is a food producing country. Nature may not have been lavish
with the larger fruits, but it is to our climate (maligned wrongly
though it be) that we owe the delectable flavour of our Aberdeen-Angus
beef, our mutton from the braes, our game (especially the unrivalled
grouse from our moors), our salmon so rich of curd and flavour,
our silver darlings the herring, our oats and potatoes, our
heather honey and our berry fruits.
is traditionally simple, but it has some distinguished dishes
of long pedigree. Cookery, being an art, should hold its place
in the national culture. After all, the fate of a nation depends
greatly on how its people are fed.
always been differences between Scottish and English cooking.
The difference might be symbolised by the kitchen utensils.
In Scotland these are traditionally the kailpot and the girdle;
in England the frying pan and the oven. In Scotland (as in France)
we have always gone in for braising and stewing. In England
it is frying and roasting.
our traditional bread was the girdle-baked oatmeal bannock.
In England it was the wheaten loaf. We have always eaten plenty
of fish. In England they use more butcher-meat.
At one time,
in every cottage and farm in our part of the country, the kail-pot
was on daily duty. The English rustic, on the other hand, seldom
tasted soup, but he liked his pudding.
have always been popular in Scotland, and many of our native
soups are admirable. For example, there is Hairst Bree (harvest
broth), Cock-a-leekie (the name explains itself), Bawd Bree
(Hare Soup), Parton Bree (with crabs, rice and cream), Powsoudie
(Sheep’s head broth) and Skink (a beef or fish soup).
found endless uses for oatmeal. It was used for porridge, gruel,
mealie-puddings, stuffing, haggis, as thickening for soups and
so on. Such good things as Dundee cake and shortbread are known
all over the globe, and the world’s breakfast would be
the poorer without Arbroath “smokies” (which, to
be accurate, originated in Auchmithie) and Dundee marmalade.
finely flavoured seaweed, used to be gathered along with “buckies”
on the rocks at low-tide At one time it sold well in the towns
of Tayside, and was eaten both raw and cooked.
In the glens,
venison was usually braised or stewed, but sometimes made into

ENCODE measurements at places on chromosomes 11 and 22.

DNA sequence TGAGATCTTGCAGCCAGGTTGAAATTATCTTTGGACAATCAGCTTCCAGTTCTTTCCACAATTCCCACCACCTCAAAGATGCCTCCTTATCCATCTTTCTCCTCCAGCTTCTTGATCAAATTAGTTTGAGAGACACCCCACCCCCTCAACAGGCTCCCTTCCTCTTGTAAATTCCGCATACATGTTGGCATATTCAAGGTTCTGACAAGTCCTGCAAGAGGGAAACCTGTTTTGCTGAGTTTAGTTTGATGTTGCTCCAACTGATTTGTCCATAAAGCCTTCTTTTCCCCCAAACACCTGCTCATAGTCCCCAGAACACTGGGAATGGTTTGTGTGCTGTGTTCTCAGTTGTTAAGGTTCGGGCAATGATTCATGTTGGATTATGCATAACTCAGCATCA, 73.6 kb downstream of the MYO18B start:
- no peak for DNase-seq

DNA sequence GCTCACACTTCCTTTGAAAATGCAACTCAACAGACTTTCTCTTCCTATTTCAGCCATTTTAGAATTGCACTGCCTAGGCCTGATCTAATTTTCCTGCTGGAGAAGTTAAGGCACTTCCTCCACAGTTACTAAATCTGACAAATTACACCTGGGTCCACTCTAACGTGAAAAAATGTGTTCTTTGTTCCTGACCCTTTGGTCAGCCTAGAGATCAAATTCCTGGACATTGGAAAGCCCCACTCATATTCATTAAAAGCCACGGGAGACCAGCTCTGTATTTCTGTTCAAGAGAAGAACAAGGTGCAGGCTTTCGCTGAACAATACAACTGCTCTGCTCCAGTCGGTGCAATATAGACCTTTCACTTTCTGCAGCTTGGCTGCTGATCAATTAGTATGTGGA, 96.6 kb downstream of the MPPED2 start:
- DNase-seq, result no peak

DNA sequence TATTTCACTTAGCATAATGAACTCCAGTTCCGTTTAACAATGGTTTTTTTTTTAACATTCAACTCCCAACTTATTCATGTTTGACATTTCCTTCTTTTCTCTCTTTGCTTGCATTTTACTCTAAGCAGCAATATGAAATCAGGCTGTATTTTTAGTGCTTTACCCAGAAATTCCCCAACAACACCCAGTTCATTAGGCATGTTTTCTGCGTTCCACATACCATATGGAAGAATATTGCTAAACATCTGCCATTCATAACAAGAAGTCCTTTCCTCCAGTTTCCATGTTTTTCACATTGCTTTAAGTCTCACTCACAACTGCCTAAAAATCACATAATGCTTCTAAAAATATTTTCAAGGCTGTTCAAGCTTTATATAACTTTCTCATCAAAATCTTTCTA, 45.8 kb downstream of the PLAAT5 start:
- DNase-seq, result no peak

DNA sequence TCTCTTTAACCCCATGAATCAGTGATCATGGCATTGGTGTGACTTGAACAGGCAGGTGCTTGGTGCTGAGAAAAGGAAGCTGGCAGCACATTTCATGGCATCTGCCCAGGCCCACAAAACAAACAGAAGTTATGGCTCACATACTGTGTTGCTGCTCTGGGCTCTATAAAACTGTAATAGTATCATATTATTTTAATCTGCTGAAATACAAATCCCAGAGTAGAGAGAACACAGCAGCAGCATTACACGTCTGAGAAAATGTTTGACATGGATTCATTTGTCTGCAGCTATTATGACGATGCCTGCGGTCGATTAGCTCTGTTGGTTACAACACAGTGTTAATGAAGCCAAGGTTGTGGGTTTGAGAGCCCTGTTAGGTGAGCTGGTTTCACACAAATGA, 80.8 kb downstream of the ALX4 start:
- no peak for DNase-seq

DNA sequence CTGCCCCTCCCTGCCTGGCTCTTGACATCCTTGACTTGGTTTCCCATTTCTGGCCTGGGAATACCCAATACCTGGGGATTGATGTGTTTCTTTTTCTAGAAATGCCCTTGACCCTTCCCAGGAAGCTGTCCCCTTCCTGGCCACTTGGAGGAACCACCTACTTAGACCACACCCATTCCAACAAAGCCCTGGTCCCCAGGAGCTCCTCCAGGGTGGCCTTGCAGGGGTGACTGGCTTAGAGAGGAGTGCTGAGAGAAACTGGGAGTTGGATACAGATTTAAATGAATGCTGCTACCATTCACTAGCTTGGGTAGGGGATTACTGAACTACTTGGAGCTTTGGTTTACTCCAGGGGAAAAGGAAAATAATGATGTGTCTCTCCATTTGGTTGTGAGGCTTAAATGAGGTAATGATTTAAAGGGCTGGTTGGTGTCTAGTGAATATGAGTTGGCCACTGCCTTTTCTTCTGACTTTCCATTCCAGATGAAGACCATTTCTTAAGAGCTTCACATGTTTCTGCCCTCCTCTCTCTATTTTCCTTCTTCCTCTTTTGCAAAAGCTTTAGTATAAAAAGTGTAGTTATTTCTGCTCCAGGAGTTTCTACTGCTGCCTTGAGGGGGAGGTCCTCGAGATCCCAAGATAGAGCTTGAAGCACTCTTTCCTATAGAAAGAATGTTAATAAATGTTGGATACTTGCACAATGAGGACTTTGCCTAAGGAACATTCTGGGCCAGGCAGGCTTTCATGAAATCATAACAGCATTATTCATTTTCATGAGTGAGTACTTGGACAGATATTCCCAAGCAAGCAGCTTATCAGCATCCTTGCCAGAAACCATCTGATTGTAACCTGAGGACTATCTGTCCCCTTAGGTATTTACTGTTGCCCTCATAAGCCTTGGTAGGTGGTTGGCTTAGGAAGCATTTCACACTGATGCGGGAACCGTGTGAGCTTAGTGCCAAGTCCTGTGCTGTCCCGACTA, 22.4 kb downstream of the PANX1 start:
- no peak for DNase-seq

scallops, pasties or patties. This was savoury eating, with
the astringent flavour of rowan jelly added as its right complement.
curly greens, grown in every farm and cottar garden, were usually
boiled with a fleshy bone, then mashed till smooth with a hoggin
of cream, a lump of butter and a good sprinkle of freshly ground
black spice. This was something to remember, and the bree made
this brose, the oatmeal, salt and pepper-along with a good lump
of butter were put in a bowl or cappie, and stood on the warm
hearth or hob. Then the boiling bree was added, stirred a little
and set in a warm place to swell-just the very thing after hard
work in cold weather.
a par with kale-brose were neep-brose, beef-brose, and just
plain brose. Rumledethump was a “fluff” made by
beating boiled potatoes and turnips with a good measure of cream
and some white pepper. Of cheeses, crowdie was soft and white,
while kebbocks were often flavoured with carvies (carroway seeds),
and eaten with oaten bannocks.
made from the sids of the meal after the milling. They were
sourish to taste, and usually eaten with syrup, either supped
rolls varied, there were safties, butteries, flouries, baps
and so on. In Arbroath they still ask for liffies, and this
may well be another relic of the Franco-Scottish Alliance, deriving
from se lever, to rise.
were those delectable heckle-biscuits, rich in butter and pricked
all over; thin, square, ginger and treacle parleys or parliaments,
and paste biscuits which were rounds of puff pastry glazed with
sugar and enriched with currants.
subject, but one I cannot pursue further here. “The Scots
Kitchen,” by F.
Marian McNeill, is a book I recommend to those wishing to
delve into the matter further.